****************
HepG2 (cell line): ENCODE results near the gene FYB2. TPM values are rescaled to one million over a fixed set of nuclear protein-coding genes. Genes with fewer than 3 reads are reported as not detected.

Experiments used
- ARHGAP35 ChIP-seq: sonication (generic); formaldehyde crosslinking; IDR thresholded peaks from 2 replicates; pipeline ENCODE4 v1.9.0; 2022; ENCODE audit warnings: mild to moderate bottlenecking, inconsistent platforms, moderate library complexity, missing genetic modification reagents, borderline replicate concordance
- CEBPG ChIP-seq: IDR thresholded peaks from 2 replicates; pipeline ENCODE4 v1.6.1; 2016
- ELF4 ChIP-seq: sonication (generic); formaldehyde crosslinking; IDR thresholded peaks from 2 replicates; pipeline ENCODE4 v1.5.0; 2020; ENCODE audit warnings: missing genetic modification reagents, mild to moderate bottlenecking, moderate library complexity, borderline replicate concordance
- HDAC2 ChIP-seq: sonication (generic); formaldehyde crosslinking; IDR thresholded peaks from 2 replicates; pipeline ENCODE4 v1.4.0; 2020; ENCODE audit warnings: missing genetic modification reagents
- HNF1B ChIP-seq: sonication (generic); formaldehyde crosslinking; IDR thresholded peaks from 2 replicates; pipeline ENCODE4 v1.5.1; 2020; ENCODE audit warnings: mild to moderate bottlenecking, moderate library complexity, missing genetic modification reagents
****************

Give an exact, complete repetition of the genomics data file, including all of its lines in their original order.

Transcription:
HepG2 (cell line): ENCODE results near the gene FYB2. TPM values are rescaled to one million over a fixed set of nuclear protein-coding genes. Genes with fewer than 3 reads are reported as not detected.

Experiments used
- ARHGAP35 ChIP-seq: sonication (generic); formaldehyde crosslinking; IDR thresholded peaks from 2 replicates; pipeline ENCODE4 v1.9.0; 2022; ENCODE audit warnings: mild to moderate bottlenecking, inconsistent platforms, moderate library complexity, missing genetic modification reagents, borderline replicate concordance
- CEBPG ChIP-seq: IDR thresholded peaks from 2 replicates; pipeline ENCODE4 v1.6.1; 2016
- ELF4 ChIP-seq: sonication (generic); formaldehyde crosslinking; IDR thresholded peaks from 2 replicates; pipeline ENCODE4 v1.5.0; 2020; ENCODE audit warnings: missing genetic modification reagents, mild to moderate bottlenecking, moderate library complexity, borderline replicate concordance
- HDAC2 ChIP-seq: sonication (generic); formaldehyde crosslinking; IDR thresholded peaks from 2 replicates; pipeline ENCODE4 v1.4.0; 2020; ENCODE audit warnings: missing genetic modification reagents
- HNF1B ChIP-seq: sonication (generic); formaldehyde crosslinking; IDR thresholded peaks from 2 replicates; pipeline ENCODE4 v1.5.1; 2020; ENCODE audit warnings: mild to moderate bottlenecking, moderate library complexity, missing genetic modification reagents